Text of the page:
Pakistan's new operation against ETIM militants

By Sajjad Malik
0 Comment(s)Print E-mail, June 18, 2014
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Pakistan has finally launched a major operation, backed by ground troops and the air force, against local and foreign militants hiding in its northwestern semi autonomous tribal area of North Waziristan. The region lying on the border with Afghanistan had earned global notoriety for being a hotbed of militants from different countries. These rebels took advantage of relaxed local customs and exploited the regional anti U.S. sentiments after the invasion of Afghanistan in 2001 and developed an extensive network of trans-regional militancy, creating domestic and international problems for Pakistan.

According to various reports, the local and foreign militants worked in close support of al-Qaeda, which provided the ideological umbrella as well as training and occasional monetary support to these groups.

Foreigners were from different countries and regions. Most of them were from neighboring Afghanistan, and were organized as the feared Haqqani network under the leadership of Afghan jehadi leader Sirajuddin Haqqani, son of aging Jalaluddin Haqqani who fought against the Soviet forces in 1980s in Afghanistan. The Arab fighters were more distinguished and came from the Middle Eastern countries. Several of them were senior al-Qaeda leaders and a number of them were killed by U.S. drone attacks. There were also Western jehadis from Germany, the United States, U.K. and other countries. The feared Uzbeks fighters were organized as the Islamic Movement of Uzbekistan (IMU). They had crossed into the region from Afghanistan after 2001, as they could not go back to Uzbekistan, where President Islam Karimov had taken punitive action against them for challenging his authority.

A strong group of militants settled in North Waziristan was from Chinese Muslim region of Xinjiang. They were grouped as East Turkestan Islamic Movement (ETIM). The group was set up by Uygur Muslims in western China to fight for a separate country. The exact strength of its members in the North Waziristan was not known but their presence had been confirmed by the army after the operation. Spokesman of the Pakistan army Major General Asim Saleem Bajwa said on Monday, the second day of operation, that jet aircraft precise strikes in Degan-Boya area of North Wazirastan were very successful, and killed 140 terrorists. "Many ETIM (East Turkestan Islamic Movement) terrorists and their affiliates have also been killed in the strikes. It was a massive blow to the terrorists and one of their main communication centers has been dismantled," he said.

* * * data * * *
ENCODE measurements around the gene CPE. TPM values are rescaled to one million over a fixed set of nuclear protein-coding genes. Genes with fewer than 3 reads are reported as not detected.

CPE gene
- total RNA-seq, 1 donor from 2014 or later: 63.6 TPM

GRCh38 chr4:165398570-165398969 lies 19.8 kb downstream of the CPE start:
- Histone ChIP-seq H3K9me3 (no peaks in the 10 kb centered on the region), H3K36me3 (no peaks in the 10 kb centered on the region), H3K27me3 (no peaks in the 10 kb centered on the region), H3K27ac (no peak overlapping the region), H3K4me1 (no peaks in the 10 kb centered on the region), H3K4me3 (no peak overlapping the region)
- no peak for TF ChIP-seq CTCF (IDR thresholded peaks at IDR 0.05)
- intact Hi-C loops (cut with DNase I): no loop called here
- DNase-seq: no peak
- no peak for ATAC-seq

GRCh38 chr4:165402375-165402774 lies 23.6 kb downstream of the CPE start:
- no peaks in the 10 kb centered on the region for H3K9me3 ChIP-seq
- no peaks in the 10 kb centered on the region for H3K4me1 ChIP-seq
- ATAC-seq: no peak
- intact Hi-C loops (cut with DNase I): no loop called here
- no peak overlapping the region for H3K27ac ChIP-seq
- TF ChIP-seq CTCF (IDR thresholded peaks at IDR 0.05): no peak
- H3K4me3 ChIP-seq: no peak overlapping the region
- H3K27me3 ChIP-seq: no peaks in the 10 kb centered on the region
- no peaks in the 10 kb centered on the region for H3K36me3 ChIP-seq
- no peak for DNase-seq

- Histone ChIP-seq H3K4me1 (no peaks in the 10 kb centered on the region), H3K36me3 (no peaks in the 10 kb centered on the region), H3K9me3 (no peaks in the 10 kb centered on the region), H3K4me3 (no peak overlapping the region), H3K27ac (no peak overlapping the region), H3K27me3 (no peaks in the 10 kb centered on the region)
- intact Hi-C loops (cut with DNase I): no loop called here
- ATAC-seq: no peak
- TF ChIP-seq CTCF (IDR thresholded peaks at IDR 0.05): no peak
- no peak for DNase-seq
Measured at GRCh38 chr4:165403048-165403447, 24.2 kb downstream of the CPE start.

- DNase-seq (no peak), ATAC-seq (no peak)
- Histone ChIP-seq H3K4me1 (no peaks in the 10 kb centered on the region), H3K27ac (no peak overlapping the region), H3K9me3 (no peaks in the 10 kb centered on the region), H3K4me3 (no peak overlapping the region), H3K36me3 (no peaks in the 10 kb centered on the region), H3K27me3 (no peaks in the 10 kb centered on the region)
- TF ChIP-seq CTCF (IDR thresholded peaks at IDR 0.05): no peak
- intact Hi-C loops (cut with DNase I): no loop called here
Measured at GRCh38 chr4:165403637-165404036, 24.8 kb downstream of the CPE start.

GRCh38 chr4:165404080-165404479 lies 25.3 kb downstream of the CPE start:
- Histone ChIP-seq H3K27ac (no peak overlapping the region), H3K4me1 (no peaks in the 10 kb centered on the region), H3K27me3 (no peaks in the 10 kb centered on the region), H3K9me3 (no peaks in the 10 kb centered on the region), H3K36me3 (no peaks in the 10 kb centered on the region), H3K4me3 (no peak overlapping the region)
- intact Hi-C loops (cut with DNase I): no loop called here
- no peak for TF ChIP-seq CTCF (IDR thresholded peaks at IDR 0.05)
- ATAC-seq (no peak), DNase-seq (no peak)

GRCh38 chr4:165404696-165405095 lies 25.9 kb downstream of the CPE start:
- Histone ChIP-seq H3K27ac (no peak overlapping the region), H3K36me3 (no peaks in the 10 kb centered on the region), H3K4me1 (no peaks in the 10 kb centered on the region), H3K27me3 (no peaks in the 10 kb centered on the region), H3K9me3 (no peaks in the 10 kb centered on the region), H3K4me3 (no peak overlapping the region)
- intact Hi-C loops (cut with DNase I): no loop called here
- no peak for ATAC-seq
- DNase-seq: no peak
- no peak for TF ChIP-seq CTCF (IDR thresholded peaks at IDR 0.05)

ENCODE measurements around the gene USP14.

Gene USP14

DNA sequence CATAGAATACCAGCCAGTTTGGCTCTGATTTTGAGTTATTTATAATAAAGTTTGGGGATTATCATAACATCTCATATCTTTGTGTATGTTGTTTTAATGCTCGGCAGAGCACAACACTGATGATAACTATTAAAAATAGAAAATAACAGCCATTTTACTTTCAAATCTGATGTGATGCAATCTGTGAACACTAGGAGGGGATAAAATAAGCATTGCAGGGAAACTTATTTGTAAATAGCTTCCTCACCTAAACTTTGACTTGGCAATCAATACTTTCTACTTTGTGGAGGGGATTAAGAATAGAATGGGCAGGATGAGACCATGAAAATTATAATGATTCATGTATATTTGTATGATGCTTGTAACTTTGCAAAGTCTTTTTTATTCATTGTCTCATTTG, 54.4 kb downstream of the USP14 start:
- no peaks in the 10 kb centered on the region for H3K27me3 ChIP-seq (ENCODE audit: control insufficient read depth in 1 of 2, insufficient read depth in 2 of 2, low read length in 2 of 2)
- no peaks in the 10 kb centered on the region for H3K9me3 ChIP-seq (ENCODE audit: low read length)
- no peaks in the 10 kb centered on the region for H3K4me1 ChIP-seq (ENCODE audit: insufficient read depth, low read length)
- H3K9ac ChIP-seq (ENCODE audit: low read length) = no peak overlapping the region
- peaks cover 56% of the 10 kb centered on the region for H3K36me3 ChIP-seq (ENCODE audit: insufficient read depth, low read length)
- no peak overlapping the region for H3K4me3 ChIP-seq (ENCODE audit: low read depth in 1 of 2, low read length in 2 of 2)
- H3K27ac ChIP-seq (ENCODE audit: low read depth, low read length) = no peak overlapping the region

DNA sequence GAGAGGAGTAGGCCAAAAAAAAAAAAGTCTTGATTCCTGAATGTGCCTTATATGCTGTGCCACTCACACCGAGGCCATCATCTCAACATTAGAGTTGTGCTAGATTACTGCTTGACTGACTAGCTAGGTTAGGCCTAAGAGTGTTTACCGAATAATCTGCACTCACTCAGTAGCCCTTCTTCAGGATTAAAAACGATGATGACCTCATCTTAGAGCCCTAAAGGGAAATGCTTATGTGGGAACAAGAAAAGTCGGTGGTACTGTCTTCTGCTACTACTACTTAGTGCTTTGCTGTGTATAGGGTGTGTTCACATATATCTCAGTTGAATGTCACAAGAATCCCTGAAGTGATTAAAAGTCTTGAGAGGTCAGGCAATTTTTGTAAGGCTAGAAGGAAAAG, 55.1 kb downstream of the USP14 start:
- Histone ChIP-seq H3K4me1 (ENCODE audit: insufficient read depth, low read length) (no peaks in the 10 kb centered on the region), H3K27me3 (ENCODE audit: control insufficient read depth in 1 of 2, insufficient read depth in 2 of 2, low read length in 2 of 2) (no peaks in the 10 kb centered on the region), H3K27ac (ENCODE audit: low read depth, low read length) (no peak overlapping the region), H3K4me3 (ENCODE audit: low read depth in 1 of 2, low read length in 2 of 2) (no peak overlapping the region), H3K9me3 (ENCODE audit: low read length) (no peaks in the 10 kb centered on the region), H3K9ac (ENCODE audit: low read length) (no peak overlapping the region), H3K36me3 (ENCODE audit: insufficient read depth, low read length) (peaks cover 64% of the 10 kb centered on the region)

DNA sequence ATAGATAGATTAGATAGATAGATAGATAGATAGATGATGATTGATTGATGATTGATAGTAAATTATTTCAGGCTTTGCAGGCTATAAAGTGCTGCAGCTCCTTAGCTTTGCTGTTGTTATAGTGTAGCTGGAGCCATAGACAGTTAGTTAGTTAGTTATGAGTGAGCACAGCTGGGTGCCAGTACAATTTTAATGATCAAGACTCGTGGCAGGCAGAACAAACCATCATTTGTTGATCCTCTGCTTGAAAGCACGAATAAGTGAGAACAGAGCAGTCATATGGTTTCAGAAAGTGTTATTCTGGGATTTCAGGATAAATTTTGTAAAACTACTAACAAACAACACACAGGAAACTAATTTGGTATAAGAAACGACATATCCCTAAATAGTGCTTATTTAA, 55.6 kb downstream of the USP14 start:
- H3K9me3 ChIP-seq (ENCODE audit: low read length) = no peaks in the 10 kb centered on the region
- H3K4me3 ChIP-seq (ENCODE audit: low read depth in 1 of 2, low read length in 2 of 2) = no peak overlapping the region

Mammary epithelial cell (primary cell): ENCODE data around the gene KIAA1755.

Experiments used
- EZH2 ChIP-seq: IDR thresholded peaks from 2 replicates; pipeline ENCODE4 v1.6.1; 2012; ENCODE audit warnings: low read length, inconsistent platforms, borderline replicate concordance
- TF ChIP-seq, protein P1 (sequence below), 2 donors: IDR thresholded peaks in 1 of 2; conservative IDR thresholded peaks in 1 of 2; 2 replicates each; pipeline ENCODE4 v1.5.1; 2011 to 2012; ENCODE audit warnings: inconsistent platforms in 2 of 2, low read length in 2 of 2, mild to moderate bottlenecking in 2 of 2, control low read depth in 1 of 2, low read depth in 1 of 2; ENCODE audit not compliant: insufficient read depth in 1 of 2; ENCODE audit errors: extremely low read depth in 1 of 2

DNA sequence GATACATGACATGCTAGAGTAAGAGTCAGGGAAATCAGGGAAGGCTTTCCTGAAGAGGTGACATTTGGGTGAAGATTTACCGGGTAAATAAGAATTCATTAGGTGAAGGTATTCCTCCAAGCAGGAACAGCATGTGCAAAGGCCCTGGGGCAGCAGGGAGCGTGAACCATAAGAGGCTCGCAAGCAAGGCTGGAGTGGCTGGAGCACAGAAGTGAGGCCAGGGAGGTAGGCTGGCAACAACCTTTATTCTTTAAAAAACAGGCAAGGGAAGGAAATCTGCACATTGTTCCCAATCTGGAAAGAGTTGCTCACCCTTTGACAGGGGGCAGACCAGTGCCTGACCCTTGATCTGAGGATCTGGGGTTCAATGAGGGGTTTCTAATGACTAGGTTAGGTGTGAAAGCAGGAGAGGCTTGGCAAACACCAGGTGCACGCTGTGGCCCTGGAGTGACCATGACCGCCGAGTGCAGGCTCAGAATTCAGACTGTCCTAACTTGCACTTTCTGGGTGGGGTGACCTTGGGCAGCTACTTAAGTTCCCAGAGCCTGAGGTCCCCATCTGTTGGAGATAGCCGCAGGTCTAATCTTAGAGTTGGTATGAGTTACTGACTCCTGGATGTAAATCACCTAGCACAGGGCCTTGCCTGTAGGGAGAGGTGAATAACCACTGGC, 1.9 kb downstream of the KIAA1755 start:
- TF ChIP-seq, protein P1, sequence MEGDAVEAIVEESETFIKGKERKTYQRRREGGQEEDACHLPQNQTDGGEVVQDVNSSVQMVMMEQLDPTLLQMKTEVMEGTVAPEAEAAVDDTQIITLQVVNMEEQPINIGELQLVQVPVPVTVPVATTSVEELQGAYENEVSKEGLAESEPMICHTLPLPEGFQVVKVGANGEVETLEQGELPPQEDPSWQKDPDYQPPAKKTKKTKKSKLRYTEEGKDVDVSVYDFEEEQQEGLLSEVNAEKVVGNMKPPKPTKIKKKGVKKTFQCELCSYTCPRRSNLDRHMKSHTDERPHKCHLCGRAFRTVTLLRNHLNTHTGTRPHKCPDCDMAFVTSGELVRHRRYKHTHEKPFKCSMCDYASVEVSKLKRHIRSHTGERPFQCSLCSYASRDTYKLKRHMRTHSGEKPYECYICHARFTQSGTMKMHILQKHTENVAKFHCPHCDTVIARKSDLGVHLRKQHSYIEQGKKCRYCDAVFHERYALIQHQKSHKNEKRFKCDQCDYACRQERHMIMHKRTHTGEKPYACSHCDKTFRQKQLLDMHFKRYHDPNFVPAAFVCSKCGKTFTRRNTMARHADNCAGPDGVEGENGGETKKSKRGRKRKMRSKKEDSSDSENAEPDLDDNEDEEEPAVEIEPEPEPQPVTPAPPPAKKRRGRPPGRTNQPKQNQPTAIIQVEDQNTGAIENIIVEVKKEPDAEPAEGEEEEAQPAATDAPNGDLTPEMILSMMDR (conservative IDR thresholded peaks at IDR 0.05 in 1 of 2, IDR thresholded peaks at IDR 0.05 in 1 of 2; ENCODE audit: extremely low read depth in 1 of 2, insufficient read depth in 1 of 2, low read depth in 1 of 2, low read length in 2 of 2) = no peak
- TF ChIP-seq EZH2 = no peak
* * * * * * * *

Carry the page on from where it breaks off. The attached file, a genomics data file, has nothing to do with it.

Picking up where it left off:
The army killed at least 177 militants of local and foreign origin in the first two days of fighting. It is believed that more foreigners have been killed in the attacks so far than locals. Pakistan has also asked Afghanistan to deploy troops on its side of the border to straddle the militants trying to escape into its territory by taking advantage of the porous border.

The North Waziristan operation is a major blow to the militants and global jehadi elements as it will deprive them one of the oldest sanctuary, where they lived, trained and planned attacks in Pakistan and in the neighboring countries. The elimination of ETIM militants will also ease pressure on China which is also fighting Uygur Muslim rebels in its region. In fact China had urged Pakistan to control these militants through diplomatic channels but Pakistan has some logistic and tactical issues to settle before launching such an important but difficult operation.

This is just beginning of a military offensive, which may take a few weeks, but Pakistan needs international and regional support in its fight against militants who pose a threat to the entire region. The operation was long overdue. It is a welcome sign that Pakistan is on the offensive against the rebels when in countries like Iraq and Syria, the government forces are struggling to contain the Islamist insurgencies.

The writer is a Pakistani analyst and journalist

Opinion articles reflect the views of their authors, not necessarily those of

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